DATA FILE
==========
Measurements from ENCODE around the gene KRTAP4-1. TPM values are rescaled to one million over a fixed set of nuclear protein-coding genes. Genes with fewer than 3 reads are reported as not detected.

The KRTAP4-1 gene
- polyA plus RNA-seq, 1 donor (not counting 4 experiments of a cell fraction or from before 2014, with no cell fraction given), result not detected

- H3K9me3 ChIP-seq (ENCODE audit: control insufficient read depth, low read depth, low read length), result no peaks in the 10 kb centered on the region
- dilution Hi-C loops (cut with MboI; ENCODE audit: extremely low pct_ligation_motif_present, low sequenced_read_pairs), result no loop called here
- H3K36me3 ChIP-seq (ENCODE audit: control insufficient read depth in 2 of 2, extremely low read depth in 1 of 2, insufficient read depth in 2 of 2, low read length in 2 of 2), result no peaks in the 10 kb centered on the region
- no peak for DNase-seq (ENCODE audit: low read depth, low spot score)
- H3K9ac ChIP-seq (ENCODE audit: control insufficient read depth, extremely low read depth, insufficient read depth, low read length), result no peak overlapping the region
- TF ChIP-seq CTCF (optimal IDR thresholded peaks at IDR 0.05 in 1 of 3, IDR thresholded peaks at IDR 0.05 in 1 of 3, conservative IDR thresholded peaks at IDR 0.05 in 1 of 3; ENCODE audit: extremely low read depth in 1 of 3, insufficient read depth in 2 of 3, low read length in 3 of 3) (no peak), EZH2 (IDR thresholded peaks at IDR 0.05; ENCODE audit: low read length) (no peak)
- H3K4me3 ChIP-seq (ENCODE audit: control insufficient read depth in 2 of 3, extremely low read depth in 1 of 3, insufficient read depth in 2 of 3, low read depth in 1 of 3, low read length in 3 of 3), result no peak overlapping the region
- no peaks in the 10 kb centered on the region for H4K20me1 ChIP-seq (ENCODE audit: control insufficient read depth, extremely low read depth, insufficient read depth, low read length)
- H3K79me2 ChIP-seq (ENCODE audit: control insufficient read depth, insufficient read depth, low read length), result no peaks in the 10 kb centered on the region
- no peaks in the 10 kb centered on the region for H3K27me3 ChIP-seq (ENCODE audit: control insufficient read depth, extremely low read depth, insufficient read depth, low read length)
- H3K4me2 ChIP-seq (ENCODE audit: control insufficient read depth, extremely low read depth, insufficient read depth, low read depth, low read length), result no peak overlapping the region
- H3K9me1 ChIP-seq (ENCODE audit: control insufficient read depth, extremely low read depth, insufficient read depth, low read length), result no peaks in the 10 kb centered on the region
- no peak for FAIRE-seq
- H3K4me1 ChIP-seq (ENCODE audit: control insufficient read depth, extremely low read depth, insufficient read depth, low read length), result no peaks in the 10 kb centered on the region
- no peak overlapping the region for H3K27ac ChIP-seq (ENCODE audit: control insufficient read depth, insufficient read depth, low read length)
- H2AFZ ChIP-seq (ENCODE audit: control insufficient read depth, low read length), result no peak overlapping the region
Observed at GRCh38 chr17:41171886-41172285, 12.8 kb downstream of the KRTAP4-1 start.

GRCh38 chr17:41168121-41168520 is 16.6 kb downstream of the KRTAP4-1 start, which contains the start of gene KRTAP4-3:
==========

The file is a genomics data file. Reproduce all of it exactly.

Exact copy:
Measurements from ENCODE around the gene KRTAP4-1. TPM values are rescaled to one million over a fixed set of nuclear protein-coding genes. Genes with fewer than 3 reads are reported as not detected.

The KRTAP4-1 gene
- polyA plus RNA-seq, 1 donor (not counting 4 experiments of a cell fraction or from before 2014, with no cell fraction given), result not detected

- H3K9me3 ChIP-seq (ENCODE audit: control insufficient read depth, low read depth, low read length), result no peaks in the 10 kb centered on the region
- dilution Hi-C loops (cut with MboI; ENCODE audit: extremely low pct_ligation_motif_present, low sequenced_read_pairs), result no loop called here
- H3K36me3 ChIP-seq (ENCODE audit: control insufficient read depth in 2 of 2, extremely low read depth in 1 of 2, insufficient read depth in 2 of 2, low read length in 2 of 2), result no peaks in the 10 kb centered on the region
- no peak for DNase-seq (ENCODE audit: low read depth, low spot score)
- H3K9ac ChIP-seq (ENCODE audit: control insufficient read depth, extremely low read depth, insufficient read depth, low read length), result no peak overlapping the region
- TF ChIP-seq CTCF (optimal IDR thresholded peaks at IDR 0.05 in 1 of 3, IDR thresholded peaks at IDR 0.05 in 1 of 3, conservative IDR thresholded peaks at IDR 0.05 in 1 of 3; ENCODE audit: extremely low read depth in 1 of 3, insufficient read depth in 2 of 3, low read length in 3 of 3) (no peak), EZH2 (IDR thresholded peaks at IDR 0.05; ENCODE audit: low read length) (no peak)
- H3K4me3 ChIP-seq (ENCODE audit: control insufficient read depth in 2 of 3, extremely low read depth in 1 of 3, insufficient read depth in 2 of 3, low read depth in 1 of 3, low read length in 3 of 3), result no peak overlapping the region
- no peaks in the 10 kb centered on the region for H4K20me1 ChIP-seq (ENCODE audit: control insufficient read depth, extremely low read depth, insufficient read depth, low read length)
- H3K79me2 ChIP-seq (ENCODE audit: control insufficient read depth, insufficient read depth, low read length), result no peaks in the 10 kb centered on the region
- no peaks in the 10 kb centered on the region for H3K27me3 ChIP-seq (ENCODE audit: control insufficient read depth, extremely low read depth, insufficient read depth, low read length)
- H3K4me2 ChIP-seq (ENCODE audit: control insufficient read depth, extremely low read depth, insufficient read depth, low read depth, low read length), result no peak overlapping the region
- H3K9me1 ChIP-seq (ENCODE audit: control insufficient read depth, extremely low read depth, insufficient read depth, low read length), result no peaks in the 10 kb centered on the region
- no peak for FAIRE-seq
- H3K4me1 ChIP-seq (ENCODE audit: control insufficient read depth, extremely low read depth, insufficient read depth, low read length), result no peaks in the 10 kb centered on the region
- no peak overlapping the region for H3K27ac ChIP-seq (ENCODE audit: control insufficient read depth, insufficient read depth, low read length)
- H2AFZ ChIP-seq (ENCODE audit: control insufficient read depth, low read length), result no peak overlapping the region
Observed at GRCh38 chr17:41171886-41172285, 12.8 kb downstream of the KRTAP4-1 start.

GRCh38 chr17:41168121-41168520 is 16.6 kb downstream of the KRTAP4-1 start, which contains the start of gene KRTAP4-3: